Ukrainian Museum Displays Traditional Embroidery, Textile

Ukrainian folk costume is having a fashion moment. Peasant blouses with puffy, flowing sleeves and bright splashes of embroidery have been showing up all over the runway and social media. Magazines like Vogue and Glamour have documented the rising star of Ukrainian designer Vita Kin and the growing popularity of boho dresses inspired by vyshyvanka, a traditional Ukrainian blouse.

What better way to understand this trend than to go straight to the source? The Ukrainian Museum in Manhattan’s East Village is showcasing a collection of traditional Ukrainian and Romanian costumes and textiles. “Carpathian Echoes,” which runs until March 12, focuses on textiles of the 19th and early 20th centuries, including embroidery and tapestry weave. Domestic textile production in that era still relied largely on traditional methods, with women weaving cloth and embellishing garments from scratch, but it was also a time of change, with technology and industrialization inexorably altering production methods, according to the museum.

Among the standout pieces on display are a Romanian woman’s shirt from the first half of the 20th century featuring intricate white-on-white embroidery, cut work and red beads. The blouse with its subtle embellishments is juxtaposed with a more elaborate shirt from the same time period, but produced in a different region of the Carpathians. The second blouse was constructed of seven rectangles of fabric and features striking black-and-gold embroidery running down the sleeves and in blocks down the front.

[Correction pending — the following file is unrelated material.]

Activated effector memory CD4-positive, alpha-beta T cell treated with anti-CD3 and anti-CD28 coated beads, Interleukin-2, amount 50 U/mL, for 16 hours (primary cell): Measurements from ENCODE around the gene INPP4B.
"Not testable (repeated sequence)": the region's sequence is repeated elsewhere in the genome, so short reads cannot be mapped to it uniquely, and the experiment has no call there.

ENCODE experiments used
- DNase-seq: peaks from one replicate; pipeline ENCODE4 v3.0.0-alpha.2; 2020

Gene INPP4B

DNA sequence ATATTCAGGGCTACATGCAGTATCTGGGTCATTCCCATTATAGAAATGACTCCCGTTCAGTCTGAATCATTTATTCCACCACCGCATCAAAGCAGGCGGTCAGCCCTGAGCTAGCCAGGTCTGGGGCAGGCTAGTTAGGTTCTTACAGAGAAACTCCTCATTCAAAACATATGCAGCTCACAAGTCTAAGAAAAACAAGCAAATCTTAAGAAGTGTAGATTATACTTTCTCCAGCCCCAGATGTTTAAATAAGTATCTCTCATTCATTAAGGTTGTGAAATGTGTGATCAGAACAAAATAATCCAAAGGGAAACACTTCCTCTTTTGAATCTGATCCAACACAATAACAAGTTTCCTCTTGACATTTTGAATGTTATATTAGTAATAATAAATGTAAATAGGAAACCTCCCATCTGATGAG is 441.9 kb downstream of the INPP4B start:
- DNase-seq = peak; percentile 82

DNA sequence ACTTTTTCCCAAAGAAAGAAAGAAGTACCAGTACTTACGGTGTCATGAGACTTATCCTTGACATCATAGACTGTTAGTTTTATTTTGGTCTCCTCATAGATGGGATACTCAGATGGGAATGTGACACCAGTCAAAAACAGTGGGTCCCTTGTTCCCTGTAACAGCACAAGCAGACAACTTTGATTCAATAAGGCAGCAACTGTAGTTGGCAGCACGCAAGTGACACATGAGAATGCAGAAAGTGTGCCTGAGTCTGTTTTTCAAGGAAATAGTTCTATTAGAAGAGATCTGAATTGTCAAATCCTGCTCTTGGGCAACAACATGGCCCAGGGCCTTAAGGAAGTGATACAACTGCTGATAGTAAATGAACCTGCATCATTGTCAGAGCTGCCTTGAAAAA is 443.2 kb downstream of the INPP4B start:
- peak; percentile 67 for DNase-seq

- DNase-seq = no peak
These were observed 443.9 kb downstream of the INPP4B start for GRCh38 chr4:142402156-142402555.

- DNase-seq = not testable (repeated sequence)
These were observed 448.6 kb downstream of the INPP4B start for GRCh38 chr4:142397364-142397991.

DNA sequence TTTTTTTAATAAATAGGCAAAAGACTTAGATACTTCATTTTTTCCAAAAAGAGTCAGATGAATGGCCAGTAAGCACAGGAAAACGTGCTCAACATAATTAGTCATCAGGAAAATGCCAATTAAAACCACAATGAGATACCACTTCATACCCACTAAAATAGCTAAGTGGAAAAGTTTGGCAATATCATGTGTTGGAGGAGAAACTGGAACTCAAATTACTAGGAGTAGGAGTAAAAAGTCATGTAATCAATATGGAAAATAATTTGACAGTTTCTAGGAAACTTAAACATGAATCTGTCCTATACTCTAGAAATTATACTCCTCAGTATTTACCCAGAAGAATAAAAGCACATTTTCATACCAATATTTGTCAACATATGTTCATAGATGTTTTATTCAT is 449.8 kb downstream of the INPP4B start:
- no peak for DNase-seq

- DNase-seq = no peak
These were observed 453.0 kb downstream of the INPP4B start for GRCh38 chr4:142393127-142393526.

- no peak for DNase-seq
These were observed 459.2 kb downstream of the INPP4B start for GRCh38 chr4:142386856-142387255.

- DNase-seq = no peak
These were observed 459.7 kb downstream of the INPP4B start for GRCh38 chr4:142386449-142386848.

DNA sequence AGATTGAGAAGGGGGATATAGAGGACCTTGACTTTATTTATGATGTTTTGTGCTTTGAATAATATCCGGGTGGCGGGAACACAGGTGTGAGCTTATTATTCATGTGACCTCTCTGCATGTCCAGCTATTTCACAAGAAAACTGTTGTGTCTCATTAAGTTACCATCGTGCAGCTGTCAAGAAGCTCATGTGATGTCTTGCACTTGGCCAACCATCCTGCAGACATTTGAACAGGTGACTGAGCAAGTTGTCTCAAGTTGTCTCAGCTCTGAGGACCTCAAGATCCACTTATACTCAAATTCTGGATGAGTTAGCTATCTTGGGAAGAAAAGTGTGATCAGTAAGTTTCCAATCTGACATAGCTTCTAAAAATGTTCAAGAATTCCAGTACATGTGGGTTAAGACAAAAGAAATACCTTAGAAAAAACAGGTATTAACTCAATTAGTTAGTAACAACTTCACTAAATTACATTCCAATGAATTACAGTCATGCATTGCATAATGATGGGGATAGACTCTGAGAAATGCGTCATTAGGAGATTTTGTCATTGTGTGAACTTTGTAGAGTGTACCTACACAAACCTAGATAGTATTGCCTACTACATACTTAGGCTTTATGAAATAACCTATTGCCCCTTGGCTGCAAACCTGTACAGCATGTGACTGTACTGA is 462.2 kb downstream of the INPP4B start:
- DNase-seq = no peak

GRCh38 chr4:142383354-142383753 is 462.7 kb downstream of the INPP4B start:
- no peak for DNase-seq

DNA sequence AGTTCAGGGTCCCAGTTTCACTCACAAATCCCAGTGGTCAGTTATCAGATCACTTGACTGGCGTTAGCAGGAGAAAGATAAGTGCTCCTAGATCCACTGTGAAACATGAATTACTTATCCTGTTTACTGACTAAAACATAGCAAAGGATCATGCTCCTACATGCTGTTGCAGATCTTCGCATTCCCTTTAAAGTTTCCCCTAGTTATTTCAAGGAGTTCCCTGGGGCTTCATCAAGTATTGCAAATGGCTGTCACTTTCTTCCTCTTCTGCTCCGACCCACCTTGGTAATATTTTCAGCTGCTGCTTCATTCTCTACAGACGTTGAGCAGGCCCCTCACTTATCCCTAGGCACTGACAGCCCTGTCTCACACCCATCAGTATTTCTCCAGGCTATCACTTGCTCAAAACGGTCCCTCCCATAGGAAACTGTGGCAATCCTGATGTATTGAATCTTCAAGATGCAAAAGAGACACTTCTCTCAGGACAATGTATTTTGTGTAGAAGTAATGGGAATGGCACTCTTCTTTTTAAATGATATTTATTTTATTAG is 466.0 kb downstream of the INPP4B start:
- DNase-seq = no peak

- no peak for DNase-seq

Also on display are fringed aprons, brocade wrap skirts, embroidered headwraps, colorful wall hangings and decorative towels. Rounding out the small but stellar exhibit are several full costumes, both men’s and women’s. A Romanian outfit from the late 19th century includes a fitted red sheepskin vest, embroidered with colorful vine-like patterns. A Ukrainian folk outfit from the same period features a sleeveless sheepskin jacket, embellished with appliqué, metal studs and tassels, and a white blouse with a sleeve transformed by red thread embroidered in repeating geometric patterns.

Check out the below slideshow to see some highlights from the exhibit.